The above quote is for me, brilliant. In a time when the voices of men in the world of photography outnumbered women and tended to carry more weight, making a statement that allows her to not take sides and choose just one is perhaps a little radical.
Radical in fact is a word that could describe Arbus. She didn't actually describe the rights or the wrongs. Are they in contrast with what is prescribed by other photographers?
Either way, I think that it's important to feel comfortable in breaking these so-called rules. To feel comfortable doing that.
Which of my photographs is my favorite? The one I’m going to take tomorrow. Imogen Cunningham
The beauty of street photography and photography in general is that there's always something new to shoot. The world is forever changing as well as the seasons and the photographic opportunities multiply.
I love Imogen Cunningham's spirit about photography. There's always something new tomorrow. If you practice seeing with new eyes you will find that there's probably something right in front of you to capture.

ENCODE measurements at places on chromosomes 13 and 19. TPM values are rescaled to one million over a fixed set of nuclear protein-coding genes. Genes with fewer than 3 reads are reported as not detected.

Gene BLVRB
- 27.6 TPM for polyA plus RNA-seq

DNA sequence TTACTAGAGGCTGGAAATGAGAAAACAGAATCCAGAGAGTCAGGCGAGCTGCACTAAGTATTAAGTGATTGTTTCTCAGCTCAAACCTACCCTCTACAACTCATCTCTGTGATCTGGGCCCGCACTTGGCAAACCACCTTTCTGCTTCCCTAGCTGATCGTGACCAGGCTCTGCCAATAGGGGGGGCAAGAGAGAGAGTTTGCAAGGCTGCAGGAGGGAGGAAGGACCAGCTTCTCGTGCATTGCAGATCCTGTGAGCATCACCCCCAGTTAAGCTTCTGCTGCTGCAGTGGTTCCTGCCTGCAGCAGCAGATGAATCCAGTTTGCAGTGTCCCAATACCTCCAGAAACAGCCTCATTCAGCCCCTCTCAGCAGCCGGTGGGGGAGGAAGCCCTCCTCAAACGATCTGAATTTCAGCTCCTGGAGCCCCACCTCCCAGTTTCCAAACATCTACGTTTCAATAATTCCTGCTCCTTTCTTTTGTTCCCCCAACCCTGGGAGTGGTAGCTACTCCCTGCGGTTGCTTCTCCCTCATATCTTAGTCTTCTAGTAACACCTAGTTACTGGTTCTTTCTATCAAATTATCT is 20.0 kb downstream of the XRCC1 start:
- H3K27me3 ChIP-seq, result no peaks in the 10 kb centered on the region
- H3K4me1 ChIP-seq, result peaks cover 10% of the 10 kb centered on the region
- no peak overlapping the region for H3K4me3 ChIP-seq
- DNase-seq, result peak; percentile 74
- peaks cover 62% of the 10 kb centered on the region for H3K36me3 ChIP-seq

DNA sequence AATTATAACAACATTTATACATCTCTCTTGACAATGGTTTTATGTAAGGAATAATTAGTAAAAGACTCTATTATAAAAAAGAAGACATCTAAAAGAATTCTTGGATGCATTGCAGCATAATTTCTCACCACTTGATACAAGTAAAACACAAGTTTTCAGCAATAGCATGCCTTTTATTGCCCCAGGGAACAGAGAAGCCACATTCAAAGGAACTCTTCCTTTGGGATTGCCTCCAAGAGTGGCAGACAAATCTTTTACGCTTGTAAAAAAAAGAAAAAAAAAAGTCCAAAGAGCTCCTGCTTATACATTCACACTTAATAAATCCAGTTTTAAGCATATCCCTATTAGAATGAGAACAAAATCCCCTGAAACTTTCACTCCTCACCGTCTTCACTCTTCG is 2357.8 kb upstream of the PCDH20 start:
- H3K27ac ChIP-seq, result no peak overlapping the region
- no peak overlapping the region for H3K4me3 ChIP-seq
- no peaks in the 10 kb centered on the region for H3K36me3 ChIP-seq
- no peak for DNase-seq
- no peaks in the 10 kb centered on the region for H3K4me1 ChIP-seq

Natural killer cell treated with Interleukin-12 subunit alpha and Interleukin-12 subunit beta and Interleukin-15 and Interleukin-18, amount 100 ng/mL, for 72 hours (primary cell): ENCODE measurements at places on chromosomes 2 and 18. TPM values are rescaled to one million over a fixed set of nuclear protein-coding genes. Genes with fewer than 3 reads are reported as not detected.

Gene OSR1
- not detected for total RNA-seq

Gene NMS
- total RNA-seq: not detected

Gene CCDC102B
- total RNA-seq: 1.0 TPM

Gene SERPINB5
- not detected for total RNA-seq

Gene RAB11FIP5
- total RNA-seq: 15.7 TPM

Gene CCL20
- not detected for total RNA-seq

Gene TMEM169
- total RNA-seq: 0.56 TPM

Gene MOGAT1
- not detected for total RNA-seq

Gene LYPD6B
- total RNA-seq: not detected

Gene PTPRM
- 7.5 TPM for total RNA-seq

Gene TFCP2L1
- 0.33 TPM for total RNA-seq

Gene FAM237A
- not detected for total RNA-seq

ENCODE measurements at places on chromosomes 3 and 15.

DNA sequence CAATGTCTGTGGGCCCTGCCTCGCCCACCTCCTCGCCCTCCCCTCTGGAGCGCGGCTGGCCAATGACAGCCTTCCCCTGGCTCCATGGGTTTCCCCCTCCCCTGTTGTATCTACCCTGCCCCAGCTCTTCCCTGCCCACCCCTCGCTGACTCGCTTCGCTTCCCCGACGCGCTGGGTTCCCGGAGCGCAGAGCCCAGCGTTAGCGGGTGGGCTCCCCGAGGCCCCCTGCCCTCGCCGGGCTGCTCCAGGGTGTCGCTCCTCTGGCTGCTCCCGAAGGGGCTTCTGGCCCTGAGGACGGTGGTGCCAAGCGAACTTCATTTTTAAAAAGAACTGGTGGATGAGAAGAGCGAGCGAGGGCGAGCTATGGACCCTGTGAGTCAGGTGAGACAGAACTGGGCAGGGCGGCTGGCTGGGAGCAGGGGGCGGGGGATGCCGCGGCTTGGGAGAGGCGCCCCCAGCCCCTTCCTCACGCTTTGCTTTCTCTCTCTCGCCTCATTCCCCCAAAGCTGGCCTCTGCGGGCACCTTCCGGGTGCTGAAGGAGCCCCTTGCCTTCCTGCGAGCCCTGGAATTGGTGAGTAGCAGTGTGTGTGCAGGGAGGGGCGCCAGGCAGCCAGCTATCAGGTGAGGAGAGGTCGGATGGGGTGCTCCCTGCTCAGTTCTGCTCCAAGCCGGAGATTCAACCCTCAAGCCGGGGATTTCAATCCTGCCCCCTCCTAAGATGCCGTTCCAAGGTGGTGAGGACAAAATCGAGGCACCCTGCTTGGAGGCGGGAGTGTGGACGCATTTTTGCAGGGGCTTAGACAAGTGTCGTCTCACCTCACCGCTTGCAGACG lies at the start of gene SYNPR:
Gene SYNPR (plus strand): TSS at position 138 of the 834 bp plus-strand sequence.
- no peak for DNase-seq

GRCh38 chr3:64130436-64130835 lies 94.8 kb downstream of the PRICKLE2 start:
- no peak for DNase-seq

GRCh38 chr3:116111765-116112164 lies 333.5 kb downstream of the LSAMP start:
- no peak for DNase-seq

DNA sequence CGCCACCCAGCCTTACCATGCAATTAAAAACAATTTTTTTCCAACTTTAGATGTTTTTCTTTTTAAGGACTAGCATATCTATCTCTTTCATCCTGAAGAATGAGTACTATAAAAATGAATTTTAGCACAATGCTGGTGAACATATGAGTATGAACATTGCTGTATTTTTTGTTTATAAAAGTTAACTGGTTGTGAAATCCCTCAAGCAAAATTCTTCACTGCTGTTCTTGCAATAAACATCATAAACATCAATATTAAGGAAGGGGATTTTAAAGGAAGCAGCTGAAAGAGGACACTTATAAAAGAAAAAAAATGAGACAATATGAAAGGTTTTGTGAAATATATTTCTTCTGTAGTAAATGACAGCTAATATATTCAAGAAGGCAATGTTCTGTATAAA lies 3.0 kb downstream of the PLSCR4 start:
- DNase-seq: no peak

Shooting straight into the sun is something that I didn't really do very often in the past. But I often turn in different directions to see what's there. One day I turned and a cool shot was right there in front of me. If you're stuck, you might want to do a workshop or a tour to capture a different view.
If there 's any single message that I would like to convey, it's that above all, you should learn to be you. To take photos that are in your style.
That isn't an especially easy thing to attain. It's taken me my whole life to get where I am and there's still more room to grow. It's always a moving target,
I like quotes by photographers that are personal. I like when I read a quote and say to myself, 'oh yeah. that's exactly how I feel.' You, and I emphasize you, get to choose based on how you feel.
It's not in your head or your intellect. It's in your heart. So I was very happy to come across a quote by William Klein in which he said “Be yourself. I much prefer seeing something, even if it is clumsy, that doesn’t look like somebody else’s work.”
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Curious Frame - In a world that is overpopulated with images, Curious Frame is where I share my thoughts on photography. It is always about ‘seeing with new eyes’.
Gifts for photographers
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It's a little difficult to understand what Chris Killip is saying in this video. I used the closed captions. His story is really something.
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Leanne Staples is a lens-based artist, photographer and writer based in New York City. She specializes in abstract and street photography.